eSN Special Report: Rating the E-rate

With so much money at stake, and a byzantine application process, the E-rate is the source of nightmares for many participants. Yet, despite the program’s complexity, three out of four applicants say the E-rate is meeting its goal of connecting schools and libraries to the internet, according to a comprehensive new survey–and many applicants say they couldn’t do without it.

Conducted by eSchool News and E-rate consulting firm Funds For Learning LLC, the survey polled more than 700 E-rate applicants on a wide range of questions about the program.

View the full Special Report

Key highlights from the national E-rate survey

Excerpts from the E-rate focus group session

Download a PDF of the the full E-rate focus group session

Learn about the typical E-rate manager


A closer look at the typical E-rate manager

The people who manage the E-rate program for their school, district, library, or consortium don’t fit any single profile. According to our survey, most are administrators (43 percent) or IT coordinators (40 percent), although some are procurement officers (1 percent), accountants (7 percent), or even classroom educators (8 percent). This diversity among E-rate managers has important implications for schools, libraries, and the E-rate program itself.

E-rate managers who identified themselves as IT coordinators reported the most familiarity with various aspects of the program; overall, their self-reported familiarity with the E-rate process rated a 3.7 on a scale of 1 to 5. Educators and procurement officers reported the least familiarity with the E-rate process (rating 2.9 and 2.8, respectively)–most likely because the program’s requirements are furthest removed from their core job responsibilities.

The survey data reveal a key opportunity for federal officials to reach out to superintendents and senior-level staff members at eligible schools and libraries with guidance on how best to approach the E-rate, said John Harrington, CEO of E-rate consulting firm Funds For Learning LLC.

"One of the challenges of the E-rate is that it crosses many different aspects of a district," Harrington said. "But USAC doesn’t provide any training to applicants on how to staff it." If the agency offered advice about the kinds of functions or roles that are best suited to managing various aspects of the program, he said, applicants might have an easier time with the E-rate process.

Our survey also revealed a high rate of turnover among E-rate managers at schools and libraries. Nearly 40 percent of respondents said they’ve been managing the E-rate process for three years or less–and 19 percent said it was their first year doing this.

"You’ve got a bunch of people for whom this is totally new, and it takes a while for these people to get up to speed," Harrington said. This represents another opportunity for the Universal Service Administrative Co. to provide special training or outreach–in this case, to applicants who are new to the program–to help improve the E-rate, he added.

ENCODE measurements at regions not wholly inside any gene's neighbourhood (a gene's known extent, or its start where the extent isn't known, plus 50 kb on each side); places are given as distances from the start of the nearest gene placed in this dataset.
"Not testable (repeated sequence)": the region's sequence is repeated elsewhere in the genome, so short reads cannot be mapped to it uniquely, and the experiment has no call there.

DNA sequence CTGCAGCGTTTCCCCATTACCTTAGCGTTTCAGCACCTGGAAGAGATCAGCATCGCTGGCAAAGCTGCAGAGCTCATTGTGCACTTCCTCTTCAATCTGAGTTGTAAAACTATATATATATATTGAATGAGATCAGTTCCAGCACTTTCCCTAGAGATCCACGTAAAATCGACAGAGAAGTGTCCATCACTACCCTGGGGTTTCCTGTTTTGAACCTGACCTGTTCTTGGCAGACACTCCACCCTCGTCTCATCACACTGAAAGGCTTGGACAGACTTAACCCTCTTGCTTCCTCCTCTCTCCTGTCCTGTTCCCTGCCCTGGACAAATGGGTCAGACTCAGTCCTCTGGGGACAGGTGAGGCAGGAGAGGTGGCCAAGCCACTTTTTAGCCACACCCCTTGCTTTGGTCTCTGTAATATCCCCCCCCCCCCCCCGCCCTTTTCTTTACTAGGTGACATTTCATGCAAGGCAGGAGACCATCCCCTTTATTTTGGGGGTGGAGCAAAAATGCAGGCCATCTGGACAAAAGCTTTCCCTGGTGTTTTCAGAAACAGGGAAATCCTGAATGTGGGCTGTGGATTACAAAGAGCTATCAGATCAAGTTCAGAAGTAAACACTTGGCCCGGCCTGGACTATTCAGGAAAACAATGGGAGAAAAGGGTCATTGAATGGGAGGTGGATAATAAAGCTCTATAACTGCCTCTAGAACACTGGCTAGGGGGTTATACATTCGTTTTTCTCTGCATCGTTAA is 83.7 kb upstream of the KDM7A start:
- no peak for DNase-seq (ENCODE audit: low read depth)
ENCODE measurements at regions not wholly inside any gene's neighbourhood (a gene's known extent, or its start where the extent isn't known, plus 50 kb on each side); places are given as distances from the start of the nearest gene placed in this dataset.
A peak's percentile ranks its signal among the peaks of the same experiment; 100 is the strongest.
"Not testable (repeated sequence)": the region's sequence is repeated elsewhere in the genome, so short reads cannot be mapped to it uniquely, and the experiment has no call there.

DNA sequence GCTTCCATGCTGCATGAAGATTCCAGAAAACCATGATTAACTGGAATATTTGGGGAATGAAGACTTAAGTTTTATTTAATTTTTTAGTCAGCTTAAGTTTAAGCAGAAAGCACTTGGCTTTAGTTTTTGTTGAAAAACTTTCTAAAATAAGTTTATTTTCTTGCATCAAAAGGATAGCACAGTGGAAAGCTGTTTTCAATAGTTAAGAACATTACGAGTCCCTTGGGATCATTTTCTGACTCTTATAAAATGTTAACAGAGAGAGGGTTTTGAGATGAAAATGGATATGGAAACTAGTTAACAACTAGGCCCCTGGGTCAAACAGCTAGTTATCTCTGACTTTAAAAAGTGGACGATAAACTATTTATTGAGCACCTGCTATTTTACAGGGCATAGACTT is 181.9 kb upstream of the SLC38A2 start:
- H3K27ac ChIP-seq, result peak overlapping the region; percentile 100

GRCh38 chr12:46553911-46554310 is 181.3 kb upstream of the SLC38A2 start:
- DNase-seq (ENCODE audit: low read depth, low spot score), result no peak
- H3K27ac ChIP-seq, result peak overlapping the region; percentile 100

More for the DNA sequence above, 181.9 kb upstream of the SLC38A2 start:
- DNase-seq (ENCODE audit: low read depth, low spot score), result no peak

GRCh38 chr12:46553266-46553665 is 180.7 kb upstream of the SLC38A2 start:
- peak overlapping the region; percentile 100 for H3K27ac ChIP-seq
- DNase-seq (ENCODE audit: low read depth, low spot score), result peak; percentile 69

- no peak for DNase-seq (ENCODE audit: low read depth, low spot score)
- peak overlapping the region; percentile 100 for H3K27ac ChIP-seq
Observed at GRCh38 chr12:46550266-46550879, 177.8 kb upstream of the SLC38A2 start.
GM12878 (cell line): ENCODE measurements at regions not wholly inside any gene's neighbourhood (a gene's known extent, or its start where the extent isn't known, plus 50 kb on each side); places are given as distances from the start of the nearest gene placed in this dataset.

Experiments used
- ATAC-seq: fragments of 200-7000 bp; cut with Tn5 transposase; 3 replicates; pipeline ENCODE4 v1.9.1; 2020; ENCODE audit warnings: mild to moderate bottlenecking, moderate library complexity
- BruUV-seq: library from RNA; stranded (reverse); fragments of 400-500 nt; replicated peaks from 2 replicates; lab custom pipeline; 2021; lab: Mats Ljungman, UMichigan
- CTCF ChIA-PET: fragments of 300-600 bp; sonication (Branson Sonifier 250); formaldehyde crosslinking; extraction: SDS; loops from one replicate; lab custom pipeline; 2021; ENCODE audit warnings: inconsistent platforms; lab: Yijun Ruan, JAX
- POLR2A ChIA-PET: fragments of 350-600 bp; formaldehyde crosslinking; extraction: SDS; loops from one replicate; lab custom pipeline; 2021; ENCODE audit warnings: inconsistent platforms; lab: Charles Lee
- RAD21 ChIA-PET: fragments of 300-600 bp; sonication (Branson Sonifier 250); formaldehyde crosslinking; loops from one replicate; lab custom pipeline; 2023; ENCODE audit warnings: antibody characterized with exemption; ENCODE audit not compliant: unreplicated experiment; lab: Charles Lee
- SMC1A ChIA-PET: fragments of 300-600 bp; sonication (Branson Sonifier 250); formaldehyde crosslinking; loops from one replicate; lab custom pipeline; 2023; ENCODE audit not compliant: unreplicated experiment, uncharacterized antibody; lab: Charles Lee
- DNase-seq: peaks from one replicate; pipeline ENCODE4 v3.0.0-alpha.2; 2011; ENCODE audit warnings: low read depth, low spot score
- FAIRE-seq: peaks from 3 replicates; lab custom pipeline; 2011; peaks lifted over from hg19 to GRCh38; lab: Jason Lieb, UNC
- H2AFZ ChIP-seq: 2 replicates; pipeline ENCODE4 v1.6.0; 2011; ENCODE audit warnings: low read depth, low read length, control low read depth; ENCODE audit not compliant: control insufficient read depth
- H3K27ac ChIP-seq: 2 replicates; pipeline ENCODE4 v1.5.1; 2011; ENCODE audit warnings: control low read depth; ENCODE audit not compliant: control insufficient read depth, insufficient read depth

Sixty-four percent of respondents said they are the only person who manages the E-rate process for their school, district, library, or consortium. Thirty-four percent said their organization manages the E-rate process with two to five people, and 2 percent said their organization uses more than five people. Larger organizations and those with more complex applications reported using a greater number of people to manage the E-rate process.

In terms of the tools or resources that applicants use for help, 74 percent said they use a three-ring binder, 60 percent said they use internally developed spreadsheets, 35 percent said they use their state E-rate coordinator, and 18 percent said they use a professional consultant. There was virtually no difference between the percentage of smaller applicants (18 percent) and that of larger applicants (20 percent) who use consultants–or between the percentage of low-discount applicants (16 percent) and that of high-discount applicants (18 percent) who do so.

The average applicant spends 21 hours a month managing the E-rate process, though this varies widely depending on the type of applicant and the kinds of services requested. Here’s a closer look at how much time applicants spend on the process:

Hours Per Month Committed by Organization

Overall Average of Respondents   21 hrs

By Requested Amount
Less than $10,000                                  9 hrs
Between $10,000 and $100,000        12 hrs
Between $100,000 and $500,000      16 hrs
Between $500,000 and $1,000,000   28 hrs
More than $1,000,000                           47 hrs

By Type of Funding Requested
Telecomm/Internet only                        9 hrs
Internal Connections                           21 hrs

By Entity Type
Library                                                    7 hrs
Private School                                       9 hrs
School District                                    17 hrs